“What’s also interesting is that the brands shared these designs in other regions, such as Europe, so this kind of cross-cultural exchange is something very organic and, at the same time, spontaneous and can mark the start of continuing collaborations,” said Mr. Chong.

National Gallery’s Ms. Chong, who previously was president and chief executive officer of Ascendas, has overseen urban art events, such as her current organization’s annual Light to Night Festival.

She shared Mr. Chong’s opinion that providing a public platform for art creation, including spontaneous expression, is desirable. “I think art, sometimes, shouldn’t be overly curated; we must encourage as much organic and spontaneous expression as possible,” she said.

“Of course, if you [as a landlord or developer] are doing it within your space, it’s very much your own decision. But if we want to share art with a much wider audience, I would suggest identifying appropriate [partnerships] . . . with both private and public institutions.”

This could involve working with schools or with urban precincts, she added, such as Kampong Glam in Singapore, where some shophouse owners have commissioned artists and offered them a “canvas” in the form of wall space for murals and other artwork.

Capitaland’s Mr. Chong noted that some of his company’s malls have followed suit in providing platforms on their premises to encourage free and impromptu artistic expression.

“Once, we placed a piano in an atrium, and based on their mood and spontaneity, some people would start to play it and have fun. We did this some time ago during Christmas and it was very well received,” he said.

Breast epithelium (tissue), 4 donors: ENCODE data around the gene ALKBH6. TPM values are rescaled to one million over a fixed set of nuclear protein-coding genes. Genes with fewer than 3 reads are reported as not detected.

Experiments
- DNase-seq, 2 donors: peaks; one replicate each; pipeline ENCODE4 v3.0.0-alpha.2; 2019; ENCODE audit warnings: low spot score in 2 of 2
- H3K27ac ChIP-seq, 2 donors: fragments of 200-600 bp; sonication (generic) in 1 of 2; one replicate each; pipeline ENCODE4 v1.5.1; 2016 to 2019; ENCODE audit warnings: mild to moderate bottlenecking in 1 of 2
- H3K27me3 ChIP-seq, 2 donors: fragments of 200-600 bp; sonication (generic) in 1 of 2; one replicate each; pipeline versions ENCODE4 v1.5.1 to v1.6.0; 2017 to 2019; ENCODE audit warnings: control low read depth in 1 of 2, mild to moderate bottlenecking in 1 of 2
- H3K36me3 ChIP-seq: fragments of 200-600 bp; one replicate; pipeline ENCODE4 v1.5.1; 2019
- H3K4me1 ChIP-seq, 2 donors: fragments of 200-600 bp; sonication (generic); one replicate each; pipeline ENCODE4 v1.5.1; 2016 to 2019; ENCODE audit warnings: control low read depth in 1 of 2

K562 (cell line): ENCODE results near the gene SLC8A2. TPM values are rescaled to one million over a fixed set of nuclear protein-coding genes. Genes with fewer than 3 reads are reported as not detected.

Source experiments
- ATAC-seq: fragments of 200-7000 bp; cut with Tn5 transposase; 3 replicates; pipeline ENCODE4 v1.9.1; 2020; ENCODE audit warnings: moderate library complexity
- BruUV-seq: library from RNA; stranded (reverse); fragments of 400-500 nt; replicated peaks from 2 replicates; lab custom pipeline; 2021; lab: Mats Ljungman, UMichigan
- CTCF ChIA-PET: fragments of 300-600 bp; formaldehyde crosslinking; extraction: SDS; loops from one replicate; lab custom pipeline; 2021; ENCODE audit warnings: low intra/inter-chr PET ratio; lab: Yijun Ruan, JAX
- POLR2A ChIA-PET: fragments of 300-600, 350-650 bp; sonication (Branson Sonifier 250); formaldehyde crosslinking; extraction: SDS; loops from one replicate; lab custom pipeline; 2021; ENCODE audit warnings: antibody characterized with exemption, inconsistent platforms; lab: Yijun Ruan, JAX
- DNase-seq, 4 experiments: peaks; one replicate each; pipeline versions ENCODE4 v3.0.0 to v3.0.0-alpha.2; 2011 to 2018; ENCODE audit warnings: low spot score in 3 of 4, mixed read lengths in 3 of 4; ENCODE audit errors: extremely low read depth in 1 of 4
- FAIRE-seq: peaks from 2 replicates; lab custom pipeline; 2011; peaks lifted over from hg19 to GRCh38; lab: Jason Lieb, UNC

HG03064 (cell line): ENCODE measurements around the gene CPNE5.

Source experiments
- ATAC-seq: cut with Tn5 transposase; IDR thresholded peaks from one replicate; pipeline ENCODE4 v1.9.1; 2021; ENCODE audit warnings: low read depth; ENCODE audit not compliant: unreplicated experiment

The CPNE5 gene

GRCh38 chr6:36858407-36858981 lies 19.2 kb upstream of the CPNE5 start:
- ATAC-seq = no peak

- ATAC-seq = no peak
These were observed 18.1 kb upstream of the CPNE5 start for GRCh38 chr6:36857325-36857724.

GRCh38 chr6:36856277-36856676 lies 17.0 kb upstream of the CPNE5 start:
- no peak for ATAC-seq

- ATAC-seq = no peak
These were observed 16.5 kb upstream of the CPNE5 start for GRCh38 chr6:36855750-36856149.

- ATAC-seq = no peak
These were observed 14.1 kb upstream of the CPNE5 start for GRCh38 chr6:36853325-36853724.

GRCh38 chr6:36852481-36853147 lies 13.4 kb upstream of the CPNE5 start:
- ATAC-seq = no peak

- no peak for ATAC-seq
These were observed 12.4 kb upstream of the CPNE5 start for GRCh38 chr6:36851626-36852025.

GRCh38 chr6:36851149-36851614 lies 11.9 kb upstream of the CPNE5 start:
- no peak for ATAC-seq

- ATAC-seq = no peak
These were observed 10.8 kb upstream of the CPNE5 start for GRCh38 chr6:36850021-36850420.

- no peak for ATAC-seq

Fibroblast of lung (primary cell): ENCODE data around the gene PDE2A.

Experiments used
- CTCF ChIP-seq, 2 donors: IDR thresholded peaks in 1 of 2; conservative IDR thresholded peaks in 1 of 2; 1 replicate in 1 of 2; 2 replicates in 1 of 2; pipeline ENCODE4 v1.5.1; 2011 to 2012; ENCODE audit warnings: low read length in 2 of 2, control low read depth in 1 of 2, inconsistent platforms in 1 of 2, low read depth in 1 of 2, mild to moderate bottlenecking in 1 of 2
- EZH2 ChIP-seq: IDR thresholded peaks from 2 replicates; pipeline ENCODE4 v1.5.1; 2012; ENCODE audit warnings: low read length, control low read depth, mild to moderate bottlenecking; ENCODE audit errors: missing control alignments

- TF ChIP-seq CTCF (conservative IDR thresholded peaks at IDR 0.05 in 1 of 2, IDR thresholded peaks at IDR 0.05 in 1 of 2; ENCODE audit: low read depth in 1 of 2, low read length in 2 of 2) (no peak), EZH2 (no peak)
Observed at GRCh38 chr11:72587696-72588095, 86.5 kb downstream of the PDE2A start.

Gensler’s Calkins, discussing the AT&T Discovery District in Dallas, reflected on how art can arise from a multinational firm—in this case AT&T, partnering with his firm to reimagine its corporate headquarters, located in a new city.

Today, the District includes multiple platforms conducive not only to city residents gathering for food and leisure, but also to appreciation of visual art elements built into the location and performing arts that can use the on-site venues.

“This was really about a company reaching out to a city and saying, ‘This is the place that we’re creating for you, come and be happy, have great experiences, learn more about us, but also learn more about who you are, too,” he said. “Art in the city has the capability to do that.”

Calkins also revealed that Gensler is developing something called the Cities Experience Index to delve into how people feel about being in a city, such as what contributes to their sense of happiness and gratification. “I think a lot of that has got to be [related to] art,” he said.

Seah Chee Huang, chief executive officer of DP Architects, moderated the session and closed proceedings with his observation regarding the lively discussion.

“We recognize unanimously the immense capacity for art to do great things,” he said. “We hear that art enhances the values of real estate, . . . but also that it enriches experiences and reinforces identity and also a sense of cohesion.

“Very importantly, [art in the city] heals and connects, and brings diverse communities together to co-create a more positive future and a better new reality.”